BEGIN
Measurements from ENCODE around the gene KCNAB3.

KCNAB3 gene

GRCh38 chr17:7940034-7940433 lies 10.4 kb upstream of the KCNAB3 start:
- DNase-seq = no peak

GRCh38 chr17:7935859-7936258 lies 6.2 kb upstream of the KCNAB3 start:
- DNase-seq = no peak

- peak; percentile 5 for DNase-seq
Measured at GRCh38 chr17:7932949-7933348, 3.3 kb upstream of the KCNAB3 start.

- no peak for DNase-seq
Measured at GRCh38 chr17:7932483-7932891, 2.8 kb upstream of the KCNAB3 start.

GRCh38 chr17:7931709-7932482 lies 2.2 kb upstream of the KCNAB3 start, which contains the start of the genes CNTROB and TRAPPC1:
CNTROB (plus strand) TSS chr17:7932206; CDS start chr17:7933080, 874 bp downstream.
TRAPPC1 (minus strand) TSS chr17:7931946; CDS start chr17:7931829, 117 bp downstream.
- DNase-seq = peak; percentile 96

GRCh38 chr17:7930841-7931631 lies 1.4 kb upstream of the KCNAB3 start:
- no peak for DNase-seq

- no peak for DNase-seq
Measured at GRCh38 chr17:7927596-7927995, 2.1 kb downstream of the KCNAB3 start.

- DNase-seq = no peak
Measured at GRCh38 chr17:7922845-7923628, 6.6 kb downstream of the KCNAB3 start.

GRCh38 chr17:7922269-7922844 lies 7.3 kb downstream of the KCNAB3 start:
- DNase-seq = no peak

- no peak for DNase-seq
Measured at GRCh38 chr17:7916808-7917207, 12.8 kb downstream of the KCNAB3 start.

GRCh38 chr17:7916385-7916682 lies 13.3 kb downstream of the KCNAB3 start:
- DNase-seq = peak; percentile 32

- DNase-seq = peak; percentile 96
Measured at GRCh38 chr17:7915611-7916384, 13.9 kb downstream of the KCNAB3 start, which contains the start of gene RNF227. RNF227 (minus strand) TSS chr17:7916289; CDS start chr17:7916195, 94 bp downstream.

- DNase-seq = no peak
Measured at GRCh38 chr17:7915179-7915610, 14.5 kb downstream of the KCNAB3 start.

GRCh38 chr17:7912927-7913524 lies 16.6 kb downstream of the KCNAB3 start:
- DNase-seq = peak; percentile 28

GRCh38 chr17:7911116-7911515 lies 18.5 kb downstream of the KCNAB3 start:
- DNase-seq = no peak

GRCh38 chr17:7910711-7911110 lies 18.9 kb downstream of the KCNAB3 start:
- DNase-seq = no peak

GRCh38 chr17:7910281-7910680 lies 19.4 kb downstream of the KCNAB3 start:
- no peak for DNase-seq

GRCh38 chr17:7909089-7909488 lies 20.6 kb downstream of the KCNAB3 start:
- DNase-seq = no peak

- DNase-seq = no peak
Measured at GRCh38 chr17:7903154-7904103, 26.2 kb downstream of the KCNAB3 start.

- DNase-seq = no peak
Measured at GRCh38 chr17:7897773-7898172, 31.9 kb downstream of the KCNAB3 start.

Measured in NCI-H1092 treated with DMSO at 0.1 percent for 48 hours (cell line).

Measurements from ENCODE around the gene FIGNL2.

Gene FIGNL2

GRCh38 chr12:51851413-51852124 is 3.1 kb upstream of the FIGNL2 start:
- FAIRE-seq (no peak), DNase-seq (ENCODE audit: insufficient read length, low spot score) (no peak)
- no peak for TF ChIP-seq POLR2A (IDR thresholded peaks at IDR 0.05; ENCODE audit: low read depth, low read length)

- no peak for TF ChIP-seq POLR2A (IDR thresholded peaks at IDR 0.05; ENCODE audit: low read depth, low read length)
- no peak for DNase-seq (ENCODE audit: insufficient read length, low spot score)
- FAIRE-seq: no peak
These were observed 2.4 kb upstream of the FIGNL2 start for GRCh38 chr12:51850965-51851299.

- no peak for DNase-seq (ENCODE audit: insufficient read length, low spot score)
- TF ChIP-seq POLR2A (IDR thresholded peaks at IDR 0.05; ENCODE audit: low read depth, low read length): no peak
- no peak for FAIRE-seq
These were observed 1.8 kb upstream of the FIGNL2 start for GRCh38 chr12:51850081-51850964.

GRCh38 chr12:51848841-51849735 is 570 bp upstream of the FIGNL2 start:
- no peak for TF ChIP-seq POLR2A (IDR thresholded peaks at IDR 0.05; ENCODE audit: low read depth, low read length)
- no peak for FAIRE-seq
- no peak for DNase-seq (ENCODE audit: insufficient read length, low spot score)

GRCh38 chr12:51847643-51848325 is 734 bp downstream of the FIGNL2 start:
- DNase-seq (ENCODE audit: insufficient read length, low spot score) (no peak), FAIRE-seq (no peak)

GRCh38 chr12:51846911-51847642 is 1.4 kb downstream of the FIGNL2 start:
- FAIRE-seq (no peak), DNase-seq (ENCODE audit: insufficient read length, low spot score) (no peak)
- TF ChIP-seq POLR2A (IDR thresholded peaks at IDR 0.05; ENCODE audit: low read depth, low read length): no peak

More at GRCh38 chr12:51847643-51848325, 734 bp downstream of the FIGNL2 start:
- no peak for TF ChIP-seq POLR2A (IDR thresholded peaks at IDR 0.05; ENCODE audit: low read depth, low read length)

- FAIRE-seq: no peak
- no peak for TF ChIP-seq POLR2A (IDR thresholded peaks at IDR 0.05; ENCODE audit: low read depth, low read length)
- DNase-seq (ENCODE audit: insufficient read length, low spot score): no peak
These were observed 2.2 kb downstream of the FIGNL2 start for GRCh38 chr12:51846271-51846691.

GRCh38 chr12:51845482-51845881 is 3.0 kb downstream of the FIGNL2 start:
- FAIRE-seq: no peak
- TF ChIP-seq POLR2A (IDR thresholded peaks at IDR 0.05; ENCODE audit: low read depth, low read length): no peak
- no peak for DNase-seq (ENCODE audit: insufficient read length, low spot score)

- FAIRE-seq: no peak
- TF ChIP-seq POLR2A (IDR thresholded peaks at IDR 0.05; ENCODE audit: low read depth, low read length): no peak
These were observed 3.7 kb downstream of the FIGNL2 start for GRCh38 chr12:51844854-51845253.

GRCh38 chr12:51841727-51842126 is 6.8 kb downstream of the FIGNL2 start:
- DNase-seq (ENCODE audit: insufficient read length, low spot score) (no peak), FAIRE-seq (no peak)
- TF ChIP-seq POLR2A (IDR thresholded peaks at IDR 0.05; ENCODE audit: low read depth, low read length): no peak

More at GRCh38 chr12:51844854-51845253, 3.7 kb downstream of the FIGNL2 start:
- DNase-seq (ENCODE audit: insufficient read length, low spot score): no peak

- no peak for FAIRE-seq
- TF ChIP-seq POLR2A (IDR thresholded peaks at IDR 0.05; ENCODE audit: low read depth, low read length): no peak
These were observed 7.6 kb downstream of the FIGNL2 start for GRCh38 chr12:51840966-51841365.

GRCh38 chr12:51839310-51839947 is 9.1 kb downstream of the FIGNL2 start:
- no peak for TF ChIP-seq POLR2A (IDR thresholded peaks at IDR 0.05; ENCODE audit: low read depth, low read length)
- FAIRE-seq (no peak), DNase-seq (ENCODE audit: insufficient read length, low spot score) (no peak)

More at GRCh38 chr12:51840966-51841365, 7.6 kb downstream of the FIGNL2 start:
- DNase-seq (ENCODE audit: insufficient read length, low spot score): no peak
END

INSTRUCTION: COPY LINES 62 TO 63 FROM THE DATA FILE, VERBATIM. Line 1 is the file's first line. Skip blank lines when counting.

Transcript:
- no peak for DNase-seq (ENCODE audit: insufficient read length, low spot score)

GRCh38 chr12:51847643-51848325 is 734 bp downstream of the FIGNL2 start: